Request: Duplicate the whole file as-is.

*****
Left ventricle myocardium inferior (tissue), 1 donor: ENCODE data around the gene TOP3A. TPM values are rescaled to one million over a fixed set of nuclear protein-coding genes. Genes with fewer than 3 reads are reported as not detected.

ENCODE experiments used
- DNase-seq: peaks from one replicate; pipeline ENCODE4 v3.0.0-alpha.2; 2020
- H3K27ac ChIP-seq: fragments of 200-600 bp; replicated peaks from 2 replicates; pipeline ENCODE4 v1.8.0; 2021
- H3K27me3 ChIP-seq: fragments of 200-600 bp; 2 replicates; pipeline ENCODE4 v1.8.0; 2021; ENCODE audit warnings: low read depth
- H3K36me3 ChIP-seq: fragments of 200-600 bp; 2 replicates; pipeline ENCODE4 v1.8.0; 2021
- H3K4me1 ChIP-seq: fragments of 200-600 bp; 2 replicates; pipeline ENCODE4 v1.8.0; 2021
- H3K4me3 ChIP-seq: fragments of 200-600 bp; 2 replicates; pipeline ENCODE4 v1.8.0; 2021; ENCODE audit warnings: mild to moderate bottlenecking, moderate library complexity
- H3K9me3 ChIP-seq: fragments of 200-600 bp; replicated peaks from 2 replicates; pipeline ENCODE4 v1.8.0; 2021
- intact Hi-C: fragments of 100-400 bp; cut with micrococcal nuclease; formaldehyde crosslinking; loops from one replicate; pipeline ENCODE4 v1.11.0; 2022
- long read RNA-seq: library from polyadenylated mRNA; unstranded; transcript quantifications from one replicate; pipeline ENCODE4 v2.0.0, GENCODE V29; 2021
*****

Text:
Left ventricle myocardium inferior (tissue), 1 donor: ENCODE data around the gene TOP3A. TPM values are rescaled to one million over a fixed set of nuclear protein-coding genes. Genes with fewer than 3 reads are reported as not detected.

ENCODE experiments used
- DNase-seq: peaks from one replicate; pipeline ENCODE4 v3.0.0-alpha.2; 2020
- H3K27ac ChIP-seq: fragments of 200-600 bp; replicated peaks from 2 replicates; pipeline ENCODE4 v1.8.0; 2021
- H3K27me3 ChIP-seq: fragments of 200-600 bp; 2 replicates; pipeline ENCODE4 v1.8.0; 2021; ENCODE audit warnings: low read depth
- H3K36me3 ChIP-seq: fragments of 200-600 bp; 2 replicates; pipeline ENCODE4 v1.8.0; 2021
- H3K4me1 ChIP-seq: fragments of 200-600 bp; 2 replicates; pipeline ENCODE4 v1.8.0; 2021
- H3K4me3 ChIP-seq: fragments of 200-600 bp; 2 replicates; pipeline ENCODE4 v1.8.0; 2021; ENCODE audit warnings: mild to moderate bottlenecking, moderate library complexity
- H3K9me3 ChIP-seq: fragments of 200-600 bp; replicated peaks from 2 replicates; pipeline ENCODE4 v1.8.0; 2021
- intact Hi-C: fragments of 100-400 bp; cut with micrococcal nuclease; formaldehyde crosslinking; loops from one replicate; pipeline ENCODE4 v1.11.0; 2022
- long read RNA-seq: library from polyadenylated mRNA; unstranded; transcript quantifications from one replicate; pipeline ENCODE4 v2.0.0, GENCODE V29; 2021